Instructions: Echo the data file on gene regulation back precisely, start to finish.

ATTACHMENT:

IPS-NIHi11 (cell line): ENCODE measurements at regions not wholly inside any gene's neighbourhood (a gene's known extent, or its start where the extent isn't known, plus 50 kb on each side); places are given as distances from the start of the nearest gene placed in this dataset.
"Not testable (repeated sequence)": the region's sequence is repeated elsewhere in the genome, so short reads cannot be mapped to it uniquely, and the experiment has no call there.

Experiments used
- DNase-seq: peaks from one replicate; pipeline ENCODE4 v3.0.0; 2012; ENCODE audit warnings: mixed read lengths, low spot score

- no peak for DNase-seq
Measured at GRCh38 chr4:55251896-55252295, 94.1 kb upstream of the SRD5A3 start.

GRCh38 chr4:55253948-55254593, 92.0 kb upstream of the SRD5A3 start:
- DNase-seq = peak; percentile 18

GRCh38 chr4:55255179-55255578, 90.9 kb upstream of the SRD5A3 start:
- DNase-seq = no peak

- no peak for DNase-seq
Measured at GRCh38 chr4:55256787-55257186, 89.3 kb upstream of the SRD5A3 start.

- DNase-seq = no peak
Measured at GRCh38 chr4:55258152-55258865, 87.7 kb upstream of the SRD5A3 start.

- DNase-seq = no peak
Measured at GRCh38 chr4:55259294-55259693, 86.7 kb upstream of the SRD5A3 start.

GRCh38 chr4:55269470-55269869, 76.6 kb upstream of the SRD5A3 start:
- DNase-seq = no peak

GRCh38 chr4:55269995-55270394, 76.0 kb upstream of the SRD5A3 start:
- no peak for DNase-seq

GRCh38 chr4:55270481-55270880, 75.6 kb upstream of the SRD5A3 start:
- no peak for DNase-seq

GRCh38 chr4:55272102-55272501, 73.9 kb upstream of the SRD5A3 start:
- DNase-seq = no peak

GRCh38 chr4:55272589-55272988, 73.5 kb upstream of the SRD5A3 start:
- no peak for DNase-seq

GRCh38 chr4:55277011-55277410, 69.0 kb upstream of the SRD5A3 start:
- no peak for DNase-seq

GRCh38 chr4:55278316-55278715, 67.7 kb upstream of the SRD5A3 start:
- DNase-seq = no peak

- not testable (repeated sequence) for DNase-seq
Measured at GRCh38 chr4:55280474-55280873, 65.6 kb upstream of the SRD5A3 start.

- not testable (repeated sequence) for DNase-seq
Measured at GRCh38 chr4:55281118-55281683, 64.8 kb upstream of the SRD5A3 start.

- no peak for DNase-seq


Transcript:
IPS-NIHi11 (cell line): ENCODE measurements at regions not wholly inside any gene's neighbourhood (a gene's known extent, or its start where the extent isn't known, plus 50 kb on each side); places are given as distances from the start of the nearest gene placed in this dataset.
"Not testable (repeated sequence)": the region's sequence is repeated elsewhere in the genome, so short reads cannot be mapped to it uniquely, and the experiment has no call there.

Experiments used
- DNase-seq: peaks from one replicate; pipeline ENCODE4 v3.0.0; 2012; ENCODE audit warnings: mixed read lengths, low spot score

- no peak for DNase-seq
Measured at GRCh38 chr4:55251896-55252295, 94.1 kb upstream of the SRD5A3 start.

GRCh38 chr4:55253948-55254593, 92.0 kb upstream of the SRD5A3 start:
- DNase-seq = peak; percentile 18

GRCh38 chr4:55255179-55255578, 90.9 kb upstream of the SRD5A3 start:
- DNase-seq = no peak

- no peak for DNase-seq
Measured at GRCh38 chr4:55256787-55257186, 89.3 kb upstream of the SRD5A3 start.

- DNase-seq = no peak
Measured at GRCh38 chr4:55258152-55258865, 87.7 kb upstream of the SRD5A3 start.

- DNase-seq = no peak
Measured at GRCh38 chr4:55259294-55259693, 86.7 kb upstream of the SRD5A3 start.

GRCh38 chr4:55269470-55269869, 76.6 kb upstream of the SRD5A3 start:
- DNase-seq = no peak

GRCh38 chr4:55269995-55270394, 76.0 kb upstream of the SRD5A3 start:
- no peak for DNase-seq

GRCh38 chr4:55270481-55270880, 75.6 kb upstream of the SRD5A3 start:
- no peak for DNase-seq

GRCh38 chr4:55272102-55272501, 73.9 kb upstream of the SRD5A3 start:
- DNase-seq = no peak

GRCh38 chr4:55272589-55272988, 73.5 kb upstream of the SRD5A3 start:
- no peak for DNase-seq

GRCh38 chr4:55277011-55277410, 69.0 kb upstream of the SRD5A3 start:
- no peak for DNase-seq

GRCh38 chr4:55278316-55278715, 67.7 kb upstream of the SRD5A3 start:
- DNase-seq = no peak

- not testable (repeated sequence) for DNase-seq
Measured at GRCh38 chr4:55280474-55280873, 65.6 kb upstream of the SRD5A3 start.

- not testable (repeated sequence) for DNase-seq
Measured at GRCh38 chr4:55281118-55281683, 64.8 kb upstream of the SRD5A3 start.

- no peak for DNase-seq